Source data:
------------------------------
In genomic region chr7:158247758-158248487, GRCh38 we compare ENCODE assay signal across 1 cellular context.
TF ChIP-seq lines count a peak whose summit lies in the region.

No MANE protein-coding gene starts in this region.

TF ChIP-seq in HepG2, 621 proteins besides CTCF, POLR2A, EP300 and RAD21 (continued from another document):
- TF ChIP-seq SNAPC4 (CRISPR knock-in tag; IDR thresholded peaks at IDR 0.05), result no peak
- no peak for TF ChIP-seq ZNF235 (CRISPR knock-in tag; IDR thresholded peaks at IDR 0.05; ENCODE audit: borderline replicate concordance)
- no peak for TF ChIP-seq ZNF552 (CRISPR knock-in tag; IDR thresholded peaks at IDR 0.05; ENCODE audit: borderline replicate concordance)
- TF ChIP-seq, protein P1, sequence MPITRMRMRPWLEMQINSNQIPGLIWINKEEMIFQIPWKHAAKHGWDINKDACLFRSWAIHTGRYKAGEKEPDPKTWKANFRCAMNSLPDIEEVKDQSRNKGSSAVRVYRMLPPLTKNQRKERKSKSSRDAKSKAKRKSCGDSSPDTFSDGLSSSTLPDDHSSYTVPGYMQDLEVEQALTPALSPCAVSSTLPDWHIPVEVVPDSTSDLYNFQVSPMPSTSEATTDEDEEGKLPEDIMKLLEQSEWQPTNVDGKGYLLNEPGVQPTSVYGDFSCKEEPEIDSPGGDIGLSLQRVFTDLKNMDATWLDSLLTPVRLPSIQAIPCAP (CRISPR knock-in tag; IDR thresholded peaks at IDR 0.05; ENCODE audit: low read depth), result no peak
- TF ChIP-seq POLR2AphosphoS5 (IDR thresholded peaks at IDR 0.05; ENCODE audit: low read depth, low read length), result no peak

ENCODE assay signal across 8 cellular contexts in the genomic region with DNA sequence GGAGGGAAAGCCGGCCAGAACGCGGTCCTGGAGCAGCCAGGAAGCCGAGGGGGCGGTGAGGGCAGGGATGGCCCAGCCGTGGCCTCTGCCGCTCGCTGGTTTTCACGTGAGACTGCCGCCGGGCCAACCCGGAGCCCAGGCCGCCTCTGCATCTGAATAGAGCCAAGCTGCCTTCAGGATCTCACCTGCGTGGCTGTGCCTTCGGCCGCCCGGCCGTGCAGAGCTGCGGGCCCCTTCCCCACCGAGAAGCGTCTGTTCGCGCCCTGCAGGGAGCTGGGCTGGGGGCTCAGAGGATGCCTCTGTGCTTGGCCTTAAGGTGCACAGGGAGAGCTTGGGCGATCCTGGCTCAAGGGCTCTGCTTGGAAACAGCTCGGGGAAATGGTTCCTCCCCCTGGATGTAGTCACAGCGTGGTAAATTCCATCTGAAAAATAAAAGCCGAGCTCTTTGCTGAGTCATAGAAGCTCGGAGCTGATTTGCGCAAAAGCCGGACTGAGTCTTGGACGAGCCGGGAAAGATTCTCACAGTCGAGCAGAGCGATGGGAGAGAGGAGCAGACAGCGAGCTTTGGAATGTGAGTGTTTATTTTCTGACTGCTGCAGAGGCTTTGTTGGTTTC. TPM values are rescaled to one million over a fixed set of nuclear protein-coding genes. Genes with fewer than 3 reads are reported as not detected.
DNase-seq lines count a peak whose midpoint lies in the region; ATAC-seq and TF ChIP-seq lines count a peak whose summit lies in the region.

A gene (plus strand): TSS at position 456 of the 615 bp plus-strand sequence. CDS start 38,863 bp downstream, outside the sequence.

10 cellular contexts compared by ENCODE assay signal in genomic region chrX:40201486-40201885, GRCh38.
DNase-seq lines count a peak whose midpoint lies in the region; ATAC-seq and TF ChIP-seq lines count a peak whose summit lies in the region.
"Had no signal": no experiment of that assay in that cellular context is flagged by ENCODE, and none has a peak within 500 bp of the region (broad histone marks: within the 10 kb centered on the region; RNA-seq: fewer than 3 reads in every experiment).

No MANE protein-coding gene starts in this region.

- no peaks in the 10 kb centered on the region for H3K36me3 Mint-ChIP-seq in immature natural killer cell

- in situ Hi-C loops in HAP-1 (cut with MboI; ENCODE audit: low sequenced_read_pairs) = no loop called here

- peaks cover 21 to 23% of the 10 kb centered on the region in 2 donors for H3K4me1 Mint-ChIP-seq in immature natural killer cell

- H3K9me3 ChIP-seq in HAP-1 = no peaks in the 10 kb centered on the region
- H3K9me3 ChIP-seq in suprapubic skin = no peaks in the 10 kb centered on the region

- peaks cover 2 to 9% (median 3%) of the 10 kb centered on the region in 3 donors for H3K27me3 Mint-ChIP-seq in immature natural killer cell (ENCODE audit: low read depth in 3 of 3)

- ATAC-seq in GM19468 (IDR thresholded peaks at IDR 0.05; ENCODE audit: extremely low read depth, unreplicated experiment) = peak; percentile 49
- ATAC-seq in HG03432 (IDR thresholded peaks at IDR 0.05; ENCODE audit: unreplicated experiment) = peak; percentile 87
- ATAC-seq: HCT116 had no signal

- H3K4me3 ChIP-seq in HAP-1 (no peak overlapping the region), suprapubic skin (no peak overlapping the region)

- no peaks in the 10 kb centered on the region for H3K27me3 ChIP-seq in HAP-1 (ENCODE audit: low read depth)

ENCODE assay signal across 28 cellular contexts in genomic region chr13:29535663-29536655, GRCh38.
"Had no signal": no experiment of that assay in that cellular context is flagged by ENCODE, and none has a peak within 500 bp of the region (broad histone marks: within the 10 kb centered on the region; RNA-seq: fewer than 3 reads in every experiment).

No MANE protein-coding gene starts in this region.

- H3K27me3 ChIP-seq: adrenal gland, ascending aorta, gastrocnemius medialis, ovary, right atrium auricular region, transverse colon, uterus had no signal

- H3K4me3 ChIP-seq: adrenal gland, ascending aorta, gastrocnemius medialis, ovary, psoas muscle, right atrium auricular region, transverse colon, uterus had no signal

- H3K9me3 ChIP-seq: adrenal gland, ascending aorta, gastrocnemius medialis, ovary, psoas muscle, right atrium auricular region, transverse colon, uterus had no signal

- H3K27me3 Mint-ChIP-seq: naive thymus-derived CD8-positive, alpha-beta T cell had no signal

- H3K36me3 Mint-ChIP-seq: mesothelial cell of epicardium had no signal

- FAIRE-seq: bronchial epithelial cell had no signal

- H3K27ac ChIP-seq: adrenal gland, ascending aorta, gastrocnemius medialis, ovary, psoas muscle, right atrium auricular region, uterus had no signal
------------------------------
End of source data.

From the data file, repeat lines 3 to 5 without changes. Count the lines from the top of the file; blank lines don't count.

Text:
No MANE protein-coding gene starts in this region.

TF ChIP-seq in HepG2, 621 proteins besides CTCF, POLR2A, EP300 and RAD21 (continued from another document):
- TF ChIP-seq SNAPC4 (CRISPR knock-in tag; IDR thresholded peaks at IDR 0.05), result no peak